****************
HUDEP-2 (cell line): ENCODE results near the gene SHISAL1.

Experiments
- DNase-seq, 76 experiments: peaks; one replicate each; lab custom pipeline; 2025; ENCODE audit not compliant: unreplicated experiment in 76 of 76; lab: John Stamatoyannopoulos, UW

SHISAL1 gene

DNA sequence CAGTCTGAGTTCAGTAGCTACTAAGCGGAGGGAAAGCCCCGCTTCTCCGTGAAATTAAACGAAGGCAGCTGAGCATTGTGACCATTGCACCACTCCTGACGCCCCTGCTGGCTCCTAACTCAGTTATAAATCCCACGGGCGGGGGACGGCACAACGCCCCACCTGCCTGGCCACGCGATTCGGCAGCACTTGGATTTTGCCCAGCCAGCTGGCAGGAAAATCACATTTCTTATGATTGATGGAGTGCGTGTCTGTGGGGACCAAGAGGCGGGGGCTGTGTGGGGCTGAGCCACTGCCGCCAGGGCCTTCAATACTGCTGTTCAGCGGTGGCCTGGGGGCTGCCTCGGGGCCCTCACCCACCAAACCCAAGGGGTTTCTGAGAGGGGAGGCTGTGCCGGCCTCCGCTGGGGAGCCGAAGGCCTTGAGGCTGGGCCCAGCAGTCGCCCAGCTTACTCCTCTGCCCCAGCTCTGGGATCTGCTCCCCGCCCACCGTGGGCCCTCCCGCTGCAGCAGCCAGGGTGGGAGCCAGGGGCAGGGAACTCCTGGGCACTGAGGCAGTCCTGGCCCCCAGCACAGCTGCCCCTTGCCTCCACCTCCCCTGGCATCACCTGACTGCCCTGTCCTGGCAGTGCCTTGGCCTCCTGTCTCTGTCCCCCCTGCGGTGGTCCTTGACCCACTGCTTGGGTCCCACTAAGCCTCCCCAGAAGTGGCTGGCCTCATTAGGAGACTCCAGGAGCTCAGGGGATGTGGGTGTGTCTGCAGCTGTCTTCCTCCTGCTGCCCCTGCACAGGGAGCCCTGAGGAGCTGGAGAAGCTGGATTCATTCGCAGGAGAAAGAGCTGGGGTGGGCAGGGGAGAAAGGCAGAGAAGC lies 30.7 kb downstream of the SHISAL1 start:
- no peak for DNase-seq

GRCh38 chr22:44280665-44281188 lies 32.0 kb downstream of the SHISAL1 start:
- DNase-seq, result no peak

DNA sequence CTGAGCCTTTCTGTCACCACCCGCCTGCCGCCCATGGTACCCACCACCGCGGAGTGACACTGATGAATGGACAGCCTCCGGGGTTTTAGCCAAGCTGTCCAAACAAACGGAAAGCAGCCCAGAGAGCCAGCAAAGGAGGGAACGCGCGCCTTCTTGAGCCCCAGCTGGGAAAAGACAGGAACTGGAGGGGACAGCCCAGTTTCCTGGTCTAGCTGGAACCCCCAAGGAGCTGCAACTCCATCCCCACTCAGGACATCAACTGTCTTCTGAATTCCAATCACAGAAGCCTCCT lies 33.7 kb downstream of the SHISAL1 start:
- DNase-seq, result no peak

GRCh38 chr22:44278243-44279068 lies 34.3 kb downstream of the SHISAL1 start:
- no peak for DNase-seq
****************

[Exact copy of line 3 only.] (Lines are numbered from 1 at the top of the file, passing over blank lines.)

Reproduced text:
- DNase-seq, 76 experiments: peaks; one replicate each; lab custom pipeline; 2025; ENCODE audit not compliant: unreplicated experiment in 76 of 76; lab: John Stamatoyannopoulos, UW